Certainly, OCA had enough space and equipment, from well-lit classrooms to $200 cameras and Chrome Book computers to do the job (although I had a bigger machine for film editing). With its pioneering charter system, perhaps it was ripe to adopt aspects of the Dalton Plan?
But how, specifically, to apply it to teaching film in East Oakland?
Helen Parkhurst as a twenty-something, around the time she developed 'object-based learning' in the 1910s. photo: Dalton Schools
Parkhurst's pedagogy worked perfectly for the newsletter class: After the hard part, which was getting students to agree to write a specific article (sign a contract), you simply had to keep on them to do the research, either online or in interviews around the school or by phone, and then write. Although the last step seems hard, there's the easy journalist mnemonic: First, summarize what they're going to read; second, tell them the facts; finally, summarize what you told them.
But film was another story. Arranging all the moving parts of movie making is difficult, especially doing an in-class shoot, since the kids had trouble stopping their incessant talking, which ruined takes.
Nevertheless, I was determined to institute the Dalton Plan and they were often startlingly sophisticated, despite a reluctance to participate, due to shyness, the absence of acting or filmmaking from their education, or outright obstreperousness.
Indeed, with some practice, they efficiently and democratically decided on stories, dialogue, who would act which roles (first ask for volunteers, then keep moving from refusal to refusal until a student reluctantly accepts), music selection (which they enjoy, although they prefer more danceable than sound track-appropriate music), movie titles, any graphics (assign the best artist, who may be reluctant to go commercial but will eventually concede), and, finally, the edit.
You get a kid committee to review and rate takes, which is easy if you supply them with a lined, labeled sheet with columns like “take number” and “opening line quality,” where they can mark “good,” “medium,” etc.
We even co-composed and performed title songs.
I tried to enlist assistant directors and cinematographers but, in the interest of time and quality, I did the directing, camera and final edit—based on their consensus, of course. Filmmaking is a collaborative activity, where one often has to follow a director, plus, a good final product might inspire the participation of more kids, I thought.
It was a truly incredible learning experience, for me as well as some of the kids.
Alas, teaching in general is extremely difficult, as I finally realized, both after my first week and when a friend developed PTSD from a fight in the high school class he was teaching. Moreover, schools with tight budgets and teacher-churning sometimes simply don't have the staff or time to be super well-managed.
Although I offered to come in to get an orientation on my first day teaching, the school declined and didn’t even provide a manual stating school policy on fighting, disrespect or detention.
Instructor/author Blair teaching the Six Rules of Photography. photo: OCA student
“Perhaps they are so into Parkhurst and liberal pedagogy,” I thought, “they figure 'Hand’s off is the best policy.'” Unfortunately, 20 rambunctious kids, full of energy after school, are a lot to manage, especially getting them to stop talking, which is mandatory to shooting scenes.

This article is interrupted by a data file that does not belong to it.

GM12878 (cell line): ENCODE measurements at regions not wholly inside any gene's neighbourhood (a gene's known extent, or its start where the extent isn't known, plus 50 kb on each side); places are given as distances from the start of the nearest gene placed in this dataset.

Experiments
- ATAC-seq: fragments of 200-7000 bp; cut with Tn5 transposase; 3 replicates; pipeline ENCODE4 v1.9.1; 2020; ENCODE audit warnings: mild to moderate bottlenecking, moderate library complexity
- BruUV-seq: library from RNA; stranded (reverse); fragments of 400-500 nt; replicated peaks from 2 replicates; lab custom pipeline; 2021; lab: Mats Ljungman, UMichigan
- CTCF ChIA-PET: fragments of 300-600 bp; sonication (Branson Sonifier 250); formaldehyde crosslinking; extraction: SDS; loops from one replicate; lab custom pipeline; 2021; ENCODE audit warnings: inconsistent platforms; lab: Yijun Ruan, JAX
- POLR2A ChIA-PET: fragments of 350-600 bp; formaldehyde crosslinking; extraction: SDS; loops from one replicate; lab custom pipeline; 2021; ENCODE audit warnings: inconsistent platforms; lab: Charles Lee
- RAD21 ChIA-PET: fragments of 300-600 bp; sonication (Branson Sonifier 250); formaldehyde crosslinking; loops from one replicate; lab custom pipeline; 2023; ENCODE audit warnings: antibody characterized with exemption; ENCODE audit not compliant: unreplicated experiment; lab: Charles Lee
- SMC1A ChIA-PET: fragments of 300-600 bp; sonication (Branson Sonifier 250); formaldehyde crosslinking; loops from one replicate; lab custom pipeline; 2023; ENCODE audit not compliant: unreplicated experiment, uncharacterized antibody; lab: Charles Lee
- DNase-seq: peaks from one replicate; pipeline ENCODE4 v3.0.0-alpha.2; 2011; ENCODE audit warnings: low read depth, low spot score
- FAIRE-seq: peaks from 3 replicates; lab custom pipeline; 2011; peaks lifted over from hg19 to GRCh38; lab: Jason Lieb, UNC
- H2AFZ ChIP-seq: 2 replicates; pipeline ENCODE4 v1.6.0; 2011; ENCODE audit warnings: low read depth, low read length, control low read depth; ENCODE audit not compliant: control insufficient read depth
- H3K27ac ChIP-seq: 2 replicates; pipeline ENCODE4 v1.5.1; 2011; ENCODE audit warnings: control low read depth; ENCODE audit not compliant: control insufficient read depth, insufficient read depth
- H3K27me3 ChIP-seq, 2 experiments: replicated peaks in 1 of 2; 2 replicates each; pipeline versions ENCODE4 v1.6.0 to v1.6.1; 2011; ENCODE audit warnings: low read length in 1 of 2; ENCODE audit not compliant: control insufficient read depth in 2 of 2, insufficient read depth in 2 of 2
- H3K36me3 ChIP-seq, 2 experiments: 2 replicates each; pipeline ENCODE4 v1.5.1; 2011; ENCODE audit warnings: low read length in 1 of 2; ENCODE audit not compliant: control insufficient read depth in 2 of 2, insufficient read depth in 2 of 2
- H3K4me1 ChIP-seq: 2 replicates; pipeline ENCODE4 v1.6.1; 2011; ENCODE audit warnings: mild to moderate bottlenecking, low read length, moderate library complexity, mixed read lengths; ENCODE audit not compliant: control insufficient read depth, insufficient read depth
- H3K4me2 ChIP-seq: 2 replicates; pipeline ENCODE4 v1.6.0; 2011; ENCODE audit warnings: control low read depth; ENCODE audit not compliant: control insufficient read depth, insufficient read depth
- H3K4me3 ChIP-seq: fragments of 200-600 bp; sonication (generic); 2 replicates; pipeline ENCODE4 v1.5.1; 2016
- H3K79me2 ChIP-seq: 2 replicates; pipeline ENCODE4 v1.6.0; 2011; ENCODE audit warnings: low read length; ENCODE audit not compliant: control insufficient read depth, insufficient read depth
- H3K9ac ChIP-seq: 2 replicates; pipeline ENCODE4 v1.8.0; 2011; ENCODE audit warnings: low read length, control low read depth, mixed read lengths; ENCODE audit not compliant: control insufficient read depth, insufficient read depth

Plus I made a big mistake: too much democracy.
At one point, when they were dragging their heels on a shoot—talking incessantly, refusing to do the scene, I thought it might be efficacious to pull a Parkhurst, to produce a contract and get them to agree to statements like, “It is fun to make movies,” and “I will work on what the class decides,” including a signature.
Alas, much like the opponents of England’s Brexit or the advocates of Colombia’s Peace Plan, I was shocked when the majority voted no. Despite the fact that they were thoroughly modern, each with their own cellphone and Instagram and Facebook accounts (they would rummage through my accounts for compromising photos or quotes to spit back at me), they weren't enthralled about acting, being up on Youtube, etc.
Plus, I failed to follow the suggestions of seasoned teachers, Internet recommendations, or even my old art teacher, Aaron Kurzen: make teaching a shamanistic process, a learning journey, irrespective of outcome. What that means in practice is that you neither raise your voice NOR do you brook any misbehavior. Indeed, you call kids out and give them demerits, detention or other punishment, fairly and with room for explanation and redemption, but still fairly regularly and rigorously, if need be.
Alas, I was not informed of the school's discipline policy AND, as I learned on my own, I found there was no detention in the afternoon, when my classes were held, although they could be sent the following day.
On the other hand, I could simply use my voice, a technique I hit upon, after noting their obsession with their own chatter. Certainly, they could understand a voice, especially when it was raised.
In this manner, I came upon my “constant hector” policy to obtain results, getting in their faces and upping the volume: “Will you PLEASE be quiet;” “Can you PLEASE focus on the work;” or, while filming, repeating, “Will everyone PLEASE SHUT UP!!!” The trick is to never to be ill-mannered or ill–tempered, just loud. You can see how this turned out in “Behind the Scenes with the Floor Licker” (see it
And, after all this work, learning to deal with the kids, developing methods and scripts, and applying the Dalton Plan? Not invited back, naturally, although I did achieve the immense satisfaction of inspiring some students, hearing what they had to say (incessantly) and making some interesting movies:
Girl in a Box
The Floor Licker
Behind the Scenes with the Floor Licker
Doniphan Blair is a writer, film magazine publisher, designer and filmmaker ('
Our Holocaust Vacation
'), who can be reached
Posted on Oct 17, 2016 - 05:53 PM